September 26, 2001

September 26, 2001 | News Releases on Department of Homeland Security

U.S. Shouldn't Overlook Other Bank Systems in Terror War, Analysts Say

WASHINGTON, Sep. 26, 2001-U.S. officials can make their efforts to cut off funding to Osama bin Laden and other terrorists more effective by tracking the informal financial networks that help fund terrorism, a new Heritage Foundation paper says.

Pakistan and India, for example, use a "hawala" system (Hindi for "in trust") to transfer large sums of cash from one country to another without the funds ever crossing borders, write Heritage financial and foreign policy experts Gerald O'Driscoll Jr., John Hulsman and Brett Schaefer. Brokers track monetary obligations through a system of chits and verbal agreements, with few written records.

"Terrorists prefer such a system because it's hard for outsiders to monitor the flow of money," says O'Driscoll, a former Federal Reserve vice president.

O'Driscoll, Hulsman and Schaefer say the best ways to stop bin Laden and other terrorists from getting money include:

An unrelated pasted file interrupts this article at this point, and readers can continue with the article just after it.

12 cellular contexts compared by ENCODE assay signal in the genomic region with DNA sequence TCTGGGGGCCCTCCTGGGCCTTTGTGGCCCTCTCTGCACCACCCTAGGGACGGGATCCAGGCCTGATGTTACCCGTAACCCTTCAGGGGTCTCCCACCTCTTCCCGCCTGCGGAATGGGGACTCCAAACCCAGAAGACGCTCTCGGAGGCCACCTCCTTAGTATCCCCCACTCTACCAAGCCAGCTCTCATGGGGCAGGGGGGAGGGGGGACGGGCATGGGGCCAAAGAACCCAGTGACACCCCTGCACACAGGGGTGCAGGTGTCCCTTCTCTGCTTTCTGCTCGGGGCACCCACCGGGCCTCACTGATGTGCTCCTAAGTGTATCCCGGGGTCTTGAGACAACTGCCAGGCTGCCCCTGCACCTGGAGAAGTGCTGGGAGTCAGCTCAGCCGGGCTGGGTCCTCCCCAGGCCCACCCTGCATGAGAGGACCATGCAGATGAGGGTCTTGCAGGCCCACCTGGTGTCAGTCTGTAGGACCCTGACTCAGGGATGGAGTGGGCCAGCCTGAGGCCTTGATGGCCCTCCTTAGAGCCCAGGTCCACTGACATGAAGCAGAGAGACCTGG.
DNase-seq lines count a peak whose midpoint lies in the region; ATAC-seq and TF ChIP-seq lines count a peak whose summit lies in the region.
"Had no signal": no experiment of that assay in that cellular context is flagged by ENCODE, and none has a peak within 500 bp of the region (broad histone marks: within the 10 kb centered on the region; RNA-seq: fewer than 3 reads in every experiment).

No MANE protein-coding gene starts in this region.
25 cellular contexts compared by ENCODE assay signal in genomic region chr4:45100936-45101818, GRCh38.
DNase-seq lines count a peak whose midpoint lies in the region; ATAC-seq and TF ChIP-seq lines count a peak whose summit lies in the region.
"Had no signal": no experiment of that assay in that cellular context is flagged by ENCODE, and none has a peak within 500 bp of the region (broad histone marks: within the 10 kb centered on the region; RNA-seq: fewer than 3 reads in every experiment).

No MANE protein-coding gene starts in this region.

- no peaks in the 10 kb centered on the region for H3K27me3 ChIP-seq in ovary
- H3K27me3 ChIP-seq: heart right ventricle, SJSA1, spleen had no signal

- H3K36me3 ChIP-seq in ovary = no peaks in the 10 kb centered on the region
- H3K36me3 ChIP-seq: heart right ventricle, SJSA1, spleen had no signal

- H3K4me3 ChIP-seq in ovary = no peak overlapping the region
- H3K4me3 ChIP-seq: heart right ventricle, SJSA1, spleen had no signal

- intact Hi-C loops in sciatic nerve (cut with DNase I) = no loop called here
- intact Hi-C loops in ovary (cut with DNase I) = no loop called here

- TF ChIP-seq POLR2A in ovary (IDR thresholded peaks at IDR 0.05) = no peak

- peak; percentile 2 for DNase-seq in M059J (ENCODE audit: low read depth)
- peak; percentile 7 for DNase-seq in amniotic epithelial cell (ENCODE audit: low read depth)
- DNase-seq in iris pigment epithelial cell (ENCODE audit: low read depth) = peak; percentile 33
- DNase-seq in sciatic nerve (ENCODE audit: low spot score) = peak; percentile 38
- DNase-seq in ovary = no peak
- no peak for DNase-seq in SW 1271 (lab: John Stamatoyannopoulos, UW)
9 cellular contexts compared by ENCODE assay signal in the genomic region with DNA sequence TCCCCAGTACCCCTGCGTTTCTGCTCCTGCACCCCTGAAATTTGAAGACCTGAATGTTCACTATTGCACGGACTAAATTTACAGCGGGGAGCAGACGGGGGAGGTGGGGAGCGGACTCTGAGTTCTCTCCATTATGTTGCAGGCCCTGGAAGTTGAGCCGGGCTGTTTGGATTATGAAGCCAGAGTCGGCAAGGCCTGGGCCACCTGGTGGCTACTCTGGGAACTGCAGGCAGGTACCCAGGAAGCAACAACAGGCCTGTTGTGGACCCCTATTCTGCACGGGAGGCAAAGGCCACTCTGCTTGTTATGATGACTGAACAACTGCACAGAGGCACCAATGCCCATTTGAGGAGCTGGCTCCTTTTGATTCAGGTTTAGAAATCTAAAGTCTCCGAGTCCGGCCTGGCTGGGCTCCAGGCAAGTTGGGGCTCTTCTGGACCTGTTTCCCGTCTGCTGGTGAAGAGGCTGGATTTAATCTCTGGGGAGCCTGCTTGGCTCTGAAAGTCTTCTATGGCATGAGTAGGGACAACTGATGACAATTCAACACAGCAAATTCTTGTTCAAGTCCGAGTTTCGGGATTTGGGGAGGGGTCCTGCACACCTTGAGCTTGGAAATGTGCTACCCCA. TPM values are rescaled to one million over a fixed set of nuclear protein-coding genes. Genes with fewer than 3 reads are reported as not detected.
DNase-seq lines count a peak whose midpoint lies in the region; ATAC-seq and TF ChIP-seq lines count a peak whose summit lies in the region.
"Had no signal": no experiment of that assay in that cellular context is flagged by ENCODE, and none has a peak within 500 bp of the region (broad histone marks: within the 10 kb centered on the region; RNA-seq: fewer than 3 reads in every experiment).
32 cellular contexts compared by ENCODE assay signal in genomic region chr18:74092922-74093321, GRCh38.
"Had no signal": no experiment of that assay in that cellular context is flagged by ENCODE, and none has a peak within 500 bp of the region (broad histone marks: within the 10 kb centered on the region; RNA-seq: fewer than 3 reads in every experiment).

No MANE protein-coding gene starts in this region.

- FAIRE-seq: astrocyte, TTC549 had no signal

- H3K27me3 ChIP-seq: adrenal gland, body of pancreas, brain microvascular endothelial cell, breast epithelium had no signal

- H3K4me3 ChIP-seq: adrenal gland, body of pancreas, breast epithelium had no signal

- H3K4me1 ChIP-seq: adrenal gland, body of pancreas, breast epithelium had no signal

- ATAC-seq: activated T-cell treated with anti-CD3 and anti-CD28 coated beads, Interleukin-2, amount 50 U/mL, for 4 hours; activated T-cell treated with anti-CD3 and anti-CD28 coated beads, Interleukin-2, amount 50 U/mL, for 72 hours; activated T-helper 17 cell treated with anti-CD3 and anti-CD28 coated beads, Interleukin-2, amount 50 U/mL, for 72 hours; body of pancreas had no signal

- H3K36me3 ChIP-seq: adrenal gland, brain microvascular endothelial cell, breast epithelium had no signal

• Persuading other countries to freeze terrorist assets.
  • Policing financial transactions to help detect terrorist transactions and prosecute banks that knowingly assist terrorists.
  • Increasing intelligence capabilities to monitor the "hawala" system and other informal money networks.

"More than a military leader, Osama bin Laden is a modern financier dedicated to supporting barbaric acts through a complex financial network," the analysts say. "Cut off these money flows, and the terrorist activities will be stunted no matter how fanatical the devotion of their followers."

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